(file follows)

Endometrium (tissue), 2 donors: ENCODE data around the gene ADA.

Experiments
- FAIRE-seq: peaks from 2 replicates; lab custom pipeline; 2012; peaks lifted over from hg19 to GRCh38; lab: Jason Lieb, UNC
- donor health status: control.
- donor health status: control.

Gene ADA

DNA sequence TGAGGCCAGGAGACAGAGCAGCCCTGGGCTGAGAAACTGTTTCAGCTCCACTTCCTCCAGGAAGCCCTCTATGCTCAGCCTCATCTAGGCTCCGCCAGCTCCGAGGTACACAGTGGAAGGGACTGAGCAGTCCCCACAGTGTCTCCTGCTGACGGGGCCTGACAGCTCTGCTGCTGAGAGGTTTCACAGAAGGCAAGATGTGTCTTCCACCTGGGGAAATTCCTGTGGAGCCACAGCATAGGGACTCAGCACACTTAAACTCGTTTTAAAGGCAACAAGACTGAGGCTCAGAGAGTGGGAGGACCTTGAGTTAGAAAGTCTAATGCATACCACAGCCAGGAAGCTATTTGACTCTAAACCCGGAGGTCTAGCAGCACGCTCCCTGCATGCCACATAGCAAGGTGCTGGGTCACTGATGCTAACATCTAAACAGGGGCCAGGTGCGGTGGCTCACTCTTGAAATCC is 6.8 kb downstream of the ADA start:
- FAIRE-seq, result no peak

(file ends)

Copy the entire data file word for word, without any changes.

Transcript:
Endometrium (tissue), 2 donors: ENCODE data around the gene ADA.

Experiments
- FAIRE-seq: peaks from 2 replicates; lab custom pipeline; 2012; peaks lifted over from hg19 to GRCh38; lab: Jason Lieb, UNC
- donor health status: control.
- donor health status: control.

Gene ADA

DNA sequence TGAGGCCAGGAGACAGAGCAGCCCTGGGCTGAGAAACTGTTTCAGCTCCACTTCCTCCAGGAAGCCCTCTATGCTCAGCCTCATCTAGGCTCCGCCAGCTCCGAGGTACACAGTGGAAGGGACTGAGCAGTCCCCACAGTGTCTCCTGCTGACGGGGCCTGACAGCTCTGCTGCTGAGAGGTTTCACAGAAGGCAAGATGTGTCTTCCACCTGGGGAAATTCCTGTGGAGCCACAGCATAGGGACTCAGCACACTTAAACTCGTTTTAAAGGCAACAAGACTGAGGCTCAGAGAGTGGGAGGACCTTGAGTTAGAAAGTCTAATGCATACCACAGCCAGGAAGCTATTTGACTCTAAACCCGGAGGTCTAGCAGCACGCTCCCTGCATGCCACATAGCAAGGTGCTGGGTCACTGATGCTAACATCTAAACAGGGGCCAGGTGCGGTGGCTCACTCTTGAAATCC is 6.8 kb downstream of the ADA start:
- FAIRE-seq, result no peak